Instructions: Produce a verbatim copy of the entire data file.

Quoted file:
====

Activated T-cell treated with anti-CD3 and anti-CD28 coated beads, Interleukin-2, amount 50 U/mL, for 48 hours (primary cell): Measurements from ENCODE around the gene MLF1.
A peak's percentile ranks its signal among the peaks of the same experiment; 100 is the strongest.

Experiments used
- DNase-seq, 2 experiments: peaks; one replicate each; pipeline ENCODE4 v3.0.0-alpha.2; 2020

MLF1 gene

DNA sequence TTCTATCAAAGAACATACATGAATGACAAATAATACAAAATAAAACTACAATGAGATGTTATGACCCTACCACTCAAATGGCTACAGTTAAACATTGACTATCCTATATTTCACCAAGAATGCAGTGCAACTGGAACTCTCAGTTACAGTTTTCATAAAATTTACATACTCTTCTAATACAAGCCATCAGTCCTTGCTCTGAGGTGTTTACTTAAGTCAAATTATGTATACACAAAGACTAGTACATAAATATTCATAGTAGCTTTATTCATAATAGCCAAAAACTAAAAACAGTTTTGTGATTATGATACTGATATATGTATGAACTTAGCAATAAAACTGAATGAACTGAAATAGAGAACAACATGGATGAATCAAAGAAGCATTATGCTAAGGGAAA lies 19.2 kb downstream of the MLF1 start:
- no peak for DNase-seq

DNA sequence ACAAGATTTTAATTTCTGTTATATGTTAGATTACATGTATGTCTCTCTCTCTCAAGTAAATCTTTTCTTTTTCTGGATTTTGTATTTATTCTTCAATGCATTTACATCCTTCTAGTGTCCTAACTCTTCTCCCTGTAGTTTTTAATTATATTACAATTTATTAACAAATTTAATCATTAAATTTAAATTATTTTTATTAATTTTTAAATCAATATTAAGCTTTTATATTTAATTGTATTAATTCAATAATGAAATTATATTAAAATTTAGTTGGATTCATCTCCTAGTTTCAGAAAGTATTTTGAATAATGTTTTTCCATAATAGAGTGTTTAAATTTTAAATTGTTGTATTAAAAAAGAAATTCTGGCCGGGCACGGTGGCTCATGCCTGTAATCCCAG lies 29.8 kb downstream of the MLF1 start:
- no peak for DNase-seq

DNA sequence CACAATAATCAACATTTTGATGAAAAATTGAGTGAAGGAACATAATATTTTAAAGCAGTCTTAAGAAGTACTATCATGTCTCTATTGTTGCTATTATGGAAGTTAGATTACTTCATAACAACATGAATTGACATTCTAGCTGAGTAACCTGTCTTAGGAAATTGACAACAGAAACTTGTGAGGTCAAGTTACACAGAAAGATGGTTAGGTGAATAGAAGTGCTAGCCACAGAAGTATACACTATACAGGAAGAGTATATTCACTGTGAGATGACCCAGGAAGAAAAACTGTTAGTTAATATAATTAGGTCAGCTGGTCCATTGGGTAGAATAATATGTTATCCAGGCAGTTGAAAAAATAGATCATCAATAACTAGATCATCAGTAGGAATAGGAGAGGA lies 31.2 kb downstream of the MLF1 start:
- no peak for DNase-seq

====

Activated T-cell treated with anti-CD3 and anti-CD28 coated beads, Interleukin-2, amount 50 U/mL, for 48 hours (primary cell): Measurements from ENCODE around the gene MLF1.
A peak's percentile ranks its signal among the peaks of the same experiment; 100 is the strongest.

Experiments used
- DNase-seq, 2 experiments: peaks; one replicate each; pipeline ENCODE4 v3.0.0-alpha.2; 2020

MLF1 gene

DNA sequence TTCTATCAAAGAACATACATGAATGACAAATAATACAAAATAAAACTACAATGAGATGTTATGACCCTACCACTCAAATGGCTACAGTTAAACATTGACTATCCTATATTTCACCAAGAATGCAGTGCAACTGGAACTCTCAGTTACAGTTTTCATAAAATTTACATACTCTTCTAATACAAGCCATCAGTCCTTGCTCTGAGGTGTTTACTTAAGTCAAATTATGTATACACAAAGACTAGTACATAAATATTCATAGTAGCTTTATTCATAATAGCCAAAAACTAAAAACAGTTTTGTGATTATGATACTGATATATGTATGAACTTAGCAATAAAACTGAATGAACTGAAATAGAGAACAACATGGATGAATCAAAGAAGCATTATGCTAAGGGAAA lies 19.2 kb downstream of the MLF1 start:
- no peak for DNase-seq

DNA sequence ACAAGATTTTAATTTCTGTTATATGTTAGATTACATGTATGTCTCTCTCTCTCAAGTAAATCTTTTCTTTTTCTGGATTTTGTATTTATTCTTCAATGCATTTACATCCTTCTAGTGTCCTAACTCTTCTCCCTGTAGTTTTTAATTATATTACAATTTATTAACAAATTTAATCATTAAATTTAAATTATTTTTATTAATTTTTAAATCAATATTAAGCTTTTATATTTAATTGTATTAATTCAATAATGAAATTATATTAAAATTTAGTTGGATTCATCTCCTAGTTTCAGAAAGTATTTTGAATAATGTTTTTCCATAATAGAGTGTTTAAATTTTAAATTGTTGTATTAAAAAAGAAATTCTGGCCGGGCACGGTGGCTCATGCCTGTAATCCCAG lies 29.8 kb downstream of the MLF1 start:
- no peak for DNase-seq

DNA sequence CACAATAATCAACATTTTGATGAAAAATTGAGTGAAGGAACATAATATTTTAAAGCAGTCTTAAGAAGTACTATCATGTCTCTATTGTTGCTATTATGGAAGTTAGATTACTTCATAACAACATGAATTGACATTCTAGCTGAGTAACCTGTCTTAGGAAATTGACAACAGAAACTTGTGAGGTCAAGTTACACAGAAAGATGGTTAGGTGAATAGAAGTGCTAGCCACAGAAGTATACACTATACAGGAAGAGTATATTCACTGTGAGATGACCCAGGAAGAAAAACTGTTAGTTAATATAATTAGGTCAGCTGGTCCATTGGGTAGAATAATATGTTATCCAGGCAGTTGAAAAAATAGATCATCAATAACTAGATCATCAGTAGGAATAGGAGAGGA lies 31.2 kb downstream of the MLF1 start:
- no peak for DNase-seq